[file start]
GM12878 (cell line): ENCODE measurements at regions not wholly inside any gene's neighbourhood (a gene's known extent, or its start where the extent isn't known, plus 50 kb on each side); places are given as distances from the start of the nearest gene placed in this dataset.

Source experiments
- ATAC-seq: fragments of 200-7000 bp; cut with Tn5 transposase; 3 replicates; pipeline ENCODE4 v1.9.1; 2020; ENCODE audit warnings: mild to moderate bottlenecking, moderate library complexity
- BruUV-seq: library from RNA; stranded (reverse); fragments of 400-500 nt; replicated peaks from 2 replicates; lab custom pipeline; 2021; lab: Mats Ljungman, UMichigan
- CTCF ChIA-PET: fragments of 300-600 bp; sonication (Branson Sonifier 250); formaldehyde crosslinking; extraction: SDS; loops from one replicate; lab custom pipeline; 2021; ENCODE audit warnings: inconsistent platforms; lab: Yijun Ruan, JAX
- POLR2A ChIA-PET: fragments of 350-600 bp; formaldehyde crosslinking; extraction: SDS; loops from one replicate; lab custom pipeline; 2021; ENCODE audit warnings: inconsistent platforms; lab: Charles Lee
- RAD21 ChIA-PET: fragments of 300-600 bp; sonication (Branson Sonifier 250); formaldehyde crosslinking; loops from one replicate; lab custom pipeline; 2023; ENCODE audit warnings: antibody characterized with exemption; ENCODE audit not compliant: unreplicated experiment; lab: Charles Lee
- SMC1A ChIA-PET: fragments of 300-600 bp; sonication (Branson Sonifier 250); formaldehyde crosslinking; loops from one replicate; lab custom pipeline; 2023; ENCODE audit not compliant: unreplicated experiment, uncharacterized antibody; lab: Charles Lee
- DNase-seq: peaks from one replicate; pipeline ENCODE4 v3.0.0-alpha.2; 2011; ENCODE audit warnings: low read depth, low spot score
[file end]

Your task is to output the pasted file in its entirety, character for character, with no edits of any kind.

GM12878 (cell line): ENCODE measurements at regions not wholly inside any gene's neighbourhood (a gene's known extent, or its start where the extent isn't known, plus 50 kb on each side); places are given as distances from the start of the nearest gene placed in this dataset.

Source experiments
- ATAC-seq: fragments of 200-7000 bp; cut with Tn5 transposase; 3 replicates; pipeline ENCODE4 v1.9.1; 2020; ENCODE audit warnings: mild to moderate bottlenecking, moderate library complexity
- BruUV-seq: library from RNA; stranded (reverse); fragments of 400-500 nt; replicated peaks from 2 replicates; lab custom pipeline; 2021; lab: Mats Ljungman, UMichigan
- CTCF ChIA-PET: fragments of 300-600 bp; sonication (Branson Sonifier 250); formaldehyde crosslinking; extraction: SDS; loops from one replicate; lab custom pipeline; 2021; ENCODE audit warnings: inconsistent platforms; lab: Yijun Ruan, JAX
- POLR2A ChIA-PET: fragments of 350-600 bp; formaldehyde crosslinking; extraction: SDS; loops from one replicate; lab custom pipeline; 2021; ENCODE audit warnings: inconsistent platforms; lab: Charles Lee
- RAD21 ChIA-PET: fragments of 300-600 bp; sonication (Branson Sonifier 250); formaldehyde crosslinking; loops from one replicate; lab custom pipeline; 2023; ENCODE audit warnings: antibody characterized with exemption; ENCODE audit not compliant: unreplicated experiment; lab: Charles Lee
- SMC1A ChIA-PET: fragments of 300-600 bp; sonication (Branson Sonifier 250); formaldehyde crosslinking; loops from one replicate; lab custom pipeline; 2023; ENCODE audit not compliant: unreplicated experiment, uncharacterized antibody; lab: Charles Lee
- DNase-seq: peaks from one replicate; pipeline ENCODE4 v3.0.0-alpha.2; 2011; ENCODE audit warnings: low read depth, low spot score